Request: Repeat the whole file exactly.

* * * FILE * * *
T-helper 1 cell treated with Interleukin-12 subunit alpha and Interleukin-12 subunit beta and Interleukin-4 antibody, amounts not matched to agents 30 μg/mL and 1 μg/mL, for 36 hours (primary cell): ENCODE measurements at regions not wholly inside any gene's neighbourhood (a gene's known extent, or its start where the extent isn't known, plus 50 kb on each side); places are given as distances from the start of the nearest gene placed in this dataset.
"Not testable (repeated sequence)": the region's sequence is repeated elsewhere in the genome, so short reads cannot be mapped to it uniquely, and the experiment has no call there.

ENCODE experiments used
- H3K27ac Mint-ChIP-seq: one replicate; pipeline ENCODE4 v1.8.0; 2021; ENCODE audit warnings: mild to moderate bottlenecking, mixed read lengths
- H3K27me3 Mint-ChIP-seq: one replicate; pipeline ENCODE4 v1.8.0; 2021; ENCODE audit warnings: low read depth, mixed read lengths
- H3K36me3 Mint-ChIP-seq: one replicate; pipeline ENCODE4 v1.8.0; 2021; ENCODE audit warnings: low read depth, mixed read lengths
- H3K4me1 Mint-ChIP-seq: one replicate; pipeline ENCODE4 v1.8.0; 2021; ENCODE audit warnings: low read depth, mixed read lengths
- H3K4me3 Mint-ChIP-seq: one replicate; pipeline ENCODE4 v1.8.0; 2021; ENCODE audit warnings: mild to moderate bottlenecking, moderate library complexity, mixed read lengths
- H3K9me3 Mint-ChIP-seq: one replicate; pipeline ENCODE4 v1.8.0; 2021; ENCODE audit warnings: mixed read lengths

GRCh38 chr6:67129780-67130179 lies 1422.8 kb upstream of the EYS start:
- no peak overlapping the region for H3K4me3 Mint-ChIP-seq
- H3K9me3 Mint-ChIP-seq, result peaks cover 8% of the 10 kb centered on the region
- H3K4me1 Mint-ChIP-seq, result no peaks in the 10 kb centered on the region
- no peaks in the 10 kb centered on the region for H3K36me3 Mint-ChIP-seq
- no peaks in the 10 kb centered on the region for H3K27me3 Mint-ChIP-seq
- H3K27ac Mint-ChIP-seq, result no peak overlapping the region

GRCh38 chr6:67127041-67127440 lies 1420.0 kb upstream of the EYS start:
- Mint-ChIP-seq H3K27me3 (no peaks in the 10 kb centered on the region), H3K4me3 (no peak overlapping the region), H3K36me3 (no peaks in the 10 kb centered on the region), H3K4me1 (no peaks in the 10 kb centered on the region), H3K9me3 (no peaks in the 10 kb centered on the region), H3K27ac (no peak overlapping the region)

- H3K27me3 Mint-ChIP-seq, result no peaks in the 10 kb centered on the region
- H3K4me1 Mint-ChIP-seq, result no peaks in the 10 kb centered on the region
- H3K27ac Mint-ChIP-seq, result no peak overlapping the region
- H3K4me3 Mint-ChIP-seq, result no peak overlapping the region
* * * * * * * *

T-helper 1 cell treated with Interleukin-12 subunit alpha and Interleukin-12 subunit beta and Interleukin-4 antibody, amounts not matched to agents 30 μg/mL and 1 μg/mL, for 36 hours (primary cell): ENCODE measurements at regions not wholly inside any gene's neighbourhood (a gene's known extent, or its start where the extent isn't known, plus 50 kb on each side); places are given as distances from the start of the nearest gene placed in this dataset.
"Not testable (repeated sequence)": the region's sequence is repeated elsewhere in the genome, so short reads cannot be mapped to it uniquely, and the experiment has no call there.

ENCODE experiments used
- H3K27ac Mint-ChIP-seq: one replicate; pipeline ENCODE4 v1.8.0; 2021; ENCODE audit warnings: mild to moderate bottlenecking, mixed read lengths
- H3K27me3 Mint-ChIP-seq: one replicate; pipeline ENCODE4 v1.8.0; 2021; ENCODE audit warnings: low read depth, mixed read lengths
- H3K36me3 Mint-ChIP-seq: one replicate; pipeline ENCODE4 v1.8.0; 2021; ENCODE audit warnings: low read depth, mixed read lengths
- H3K4me1 Mint-ChIP-seq: one replicate; pipeline ENCODE4 v1.8.0; 2021; ENCODE audit warnings: low read depth, mixed read lengths
- H3K4me3 Mint-ChIP-seq: one replicate; pipeline ENCODE4 v1.8.0; 2021; ENCODE audit warnings: mild to moderate bottlenecking, moderate library complexity, mixed read lengths
- H3K9me3 Mint-ChIP-seq: one replicate; pipeline ENCODE4 v1.8.0; 2021; ENCODE audit warnings: mixed read lengths

GRCh38 chr6:67129780-67130179 lies 1422.8 kb upstream of the EYS start:
- no peak overlapping the region for H3K4me3 Mint-ChIP-seq
- H3K9me3 Mint-ChIP-seq, result peaks cover 8% of the 10 kb centered on the region
- H3K4me1 Mint-ChIP-seq, result no peaks in the 10 kb centered on the region
- no peaks in the 10 kb centered on the region for H3K36me3 Mint-ChIP-seq
- no peaks in the 10 kb centered on the region for H3K27me3 Mint-ChIP-seq
- H3K27ac Mint-ChIP-seq, result no peak overlapping the region

GRCh38 chr6:67127041-67127440 lies 1420.0 kb upstream of the EYS start:
- Mint-ChIP-seq H3K27me3 (no peaks in the 10 kb centered on the region), H3K4me3 (no peak overlapping the region), H3K36me3 (no peaks in the 10 kb centered on the region), H3K4me1 (no peaks in the 10 kb centered on the region), H3K9me3 (no peaks in the 10 kb centered on the region), H3K27ac (no peak overlapping the region)

- H3K27me3 Mint-ChIP-seq, result no peaks in the 10 kb centered on the region
- H3K4me1 Mint-ChIP-seq, result no peaks in the 10 kb centered on the region
- H3K27ac Mint-ChIP-seq, result no peak overlapping the region
- H3K4me3 Mint-ChIP-seq, result no peak overlapping the region